Finally, as high school athletes, they serve a role as being role models for the youth that watch them play on the court. The girls offered their own token of advice for the younger players in the community, drawing from their own experiences to provide the advice. Taylar Kelly dug into her own regret for hers, “I wish I would’ve started playing tennis sooner than I did, but unfortunately I didn’t, but for girls who are playing at a young age I would say stick with it. This is because tennis is the kind of sport that you can play your entire life, and you’ll only continue to make improvements as you get older. Also, I would say when you’re frustrated, to just breathe and not get all worked up, because you need to remember tennis is a mental game and the second you get in your head, is when you’ll begin to lose your game. You can’t expect to become the next Serena Williams, you have to work as hard or even harder than her to become a great tennis player. Finally, I would tell young girls that you have so much time to make improvements and if you find yourself wanting to quit, think about all the hard work you’ve put into the sport and use that to motivate you to continue and persevere through.”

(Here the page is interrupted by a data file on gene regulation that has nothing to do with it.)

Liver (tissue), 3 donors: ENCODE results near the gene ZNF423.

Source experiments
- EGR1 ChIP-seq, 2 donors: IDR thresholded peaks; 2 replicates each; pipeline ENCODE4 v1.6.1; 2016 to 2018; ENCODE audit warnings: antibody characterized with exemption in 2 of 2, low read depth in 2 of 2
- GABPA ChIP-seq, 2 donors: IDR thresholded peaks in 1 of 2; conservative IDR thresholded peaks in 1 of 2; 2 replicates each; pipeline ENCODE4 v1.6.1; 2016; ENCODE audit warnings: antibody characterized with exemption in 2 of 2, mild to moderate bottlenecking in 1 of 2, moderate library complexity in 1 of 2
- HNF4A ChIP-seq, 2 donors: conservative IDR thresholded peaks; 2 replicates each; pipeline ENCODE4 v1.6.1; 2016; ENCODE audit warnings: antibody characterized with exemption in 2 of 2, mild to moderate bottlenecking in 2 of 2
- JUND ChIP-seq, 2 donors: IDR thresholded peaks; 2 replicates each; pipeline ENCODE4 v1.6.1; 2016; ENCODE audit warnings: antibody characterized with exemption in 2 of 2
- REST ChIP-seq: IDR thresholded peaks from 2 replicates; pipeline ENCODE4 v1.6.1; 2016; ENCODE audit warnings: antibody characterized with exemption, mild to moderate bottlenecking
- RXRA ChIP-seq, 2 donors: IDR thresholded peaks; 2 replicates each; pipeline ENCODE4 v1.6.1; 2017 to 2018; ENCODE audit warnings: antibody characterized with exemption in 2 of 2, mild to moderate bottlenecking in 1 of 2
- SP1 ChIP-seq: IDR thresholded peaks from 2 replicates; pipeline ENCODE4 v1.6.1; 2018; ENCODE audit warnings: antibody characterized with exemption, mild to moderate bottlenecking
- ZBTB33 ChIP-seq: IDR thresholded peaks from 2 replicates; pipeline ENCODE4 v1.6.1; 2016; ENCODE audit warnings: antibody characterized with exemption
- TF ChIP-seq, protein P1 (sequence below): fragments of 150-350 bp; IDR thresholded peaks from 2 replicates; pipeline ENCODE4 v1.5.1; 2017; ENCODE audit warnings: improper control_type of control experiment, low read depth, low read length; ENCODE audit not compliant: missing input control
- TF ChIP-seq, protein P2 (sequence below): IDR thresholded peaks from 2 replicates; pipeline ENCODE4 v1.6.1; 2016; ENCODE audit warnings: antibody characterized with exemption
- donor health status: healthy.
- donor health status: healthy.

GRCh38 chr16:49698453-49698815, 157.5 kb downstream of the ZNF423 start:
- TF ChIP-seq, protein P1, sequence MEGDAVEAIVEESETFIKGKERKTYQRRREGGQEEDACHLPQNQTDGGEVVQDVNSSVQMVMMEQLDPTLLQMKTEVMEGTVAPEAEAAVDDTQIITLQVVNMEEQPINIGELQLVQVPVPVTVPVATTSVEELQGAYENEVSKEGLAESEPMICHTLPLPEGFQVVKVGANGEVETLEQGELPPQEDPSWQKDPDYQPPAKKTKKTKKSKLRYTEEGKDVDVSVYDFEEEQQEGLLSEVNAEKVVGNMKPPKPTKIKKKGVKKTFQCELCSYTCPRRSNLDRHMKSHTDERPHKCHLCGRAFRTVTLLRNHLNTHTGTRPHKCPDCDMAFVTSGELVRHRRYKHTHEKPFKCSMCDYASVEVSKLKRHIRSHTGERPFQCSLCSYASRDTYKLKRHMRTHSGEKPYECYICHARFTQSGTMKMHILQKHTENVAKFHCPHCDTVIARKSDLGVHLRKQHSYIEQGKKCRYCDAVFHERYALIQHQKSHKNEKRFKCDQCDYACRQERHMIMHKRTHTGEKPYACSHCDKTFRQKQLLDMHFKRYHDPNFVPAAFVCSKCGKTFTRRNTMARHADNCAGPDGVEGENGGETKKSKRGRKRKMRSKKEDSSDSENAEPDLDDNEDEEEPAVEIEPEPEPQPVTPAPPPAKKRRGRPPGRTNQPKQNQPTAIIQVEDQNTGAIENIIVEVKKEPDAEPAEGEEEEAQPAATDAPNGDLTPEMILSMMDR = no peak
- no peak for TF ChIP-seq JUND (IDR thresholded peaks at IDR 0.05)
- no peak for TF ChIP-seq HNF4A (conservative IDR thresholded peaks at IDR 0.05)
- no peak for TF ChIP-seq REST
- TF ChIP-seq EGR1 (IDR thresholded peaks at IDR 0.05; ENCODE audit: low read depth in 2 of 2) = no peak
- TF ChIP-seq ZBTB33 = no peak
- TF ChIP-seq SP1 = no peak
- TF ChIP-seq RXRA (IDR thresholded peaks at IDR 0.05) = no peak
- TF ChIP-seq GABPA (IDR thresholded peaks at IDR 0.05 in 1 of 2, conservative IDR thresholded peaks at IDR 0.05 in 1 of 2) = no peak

Credit: Tim Ehlers

Anna Emerson offers some humbling advice, “One piece of advice I would give young girls learning the sport is don’t be afraid to make mistakes and take risks…learn from them! Taking risks is so important in sports and you learn the most from mistakes, so you just need to not be afraid to take the risk. One example in tennis is when you miss your first serve and instead of taking power off to ensure the second serve, you take the risk and hit a powerful serve again. Sometimes it doesn’t work but when it does it pays off for sure.” Katelyn Nadeau puts out some advice from her first season, “Be willing to put it all out on the court! I haven’t been playing my whole life, so I don’t have years of experience or muscle memory to rely on. Both in life and in tennis, you can’t guarantee that you’ll be technically better than your opponent—but you can always make sure you’re the hardest worker. Sometimes the difference between winning and losing a match is just hitting one more ball in.”

Senior Captain Elizabeth Harvey gives her experienced advice to the youth, “Some advice that I would give to anyone interested in playing tennis is to not quit just because you may not be the best at something. I quit playing club volleyball for many reasons, but one was that I felt I could never be as good as someone else. If you really are passionate about the sport, you will find the time to put in work and effort to improve yourself to be as skilled and talented as you could dream of. My passion is tennis and my work has paid off well for me. I have been co-captain of the tennis team for the past two years, and I have been so fortunate to help others with little tips or suggestions. I love being a leader, it’s something I enjoy doing and that I hope to always do.”

Credit: Tim Ehlers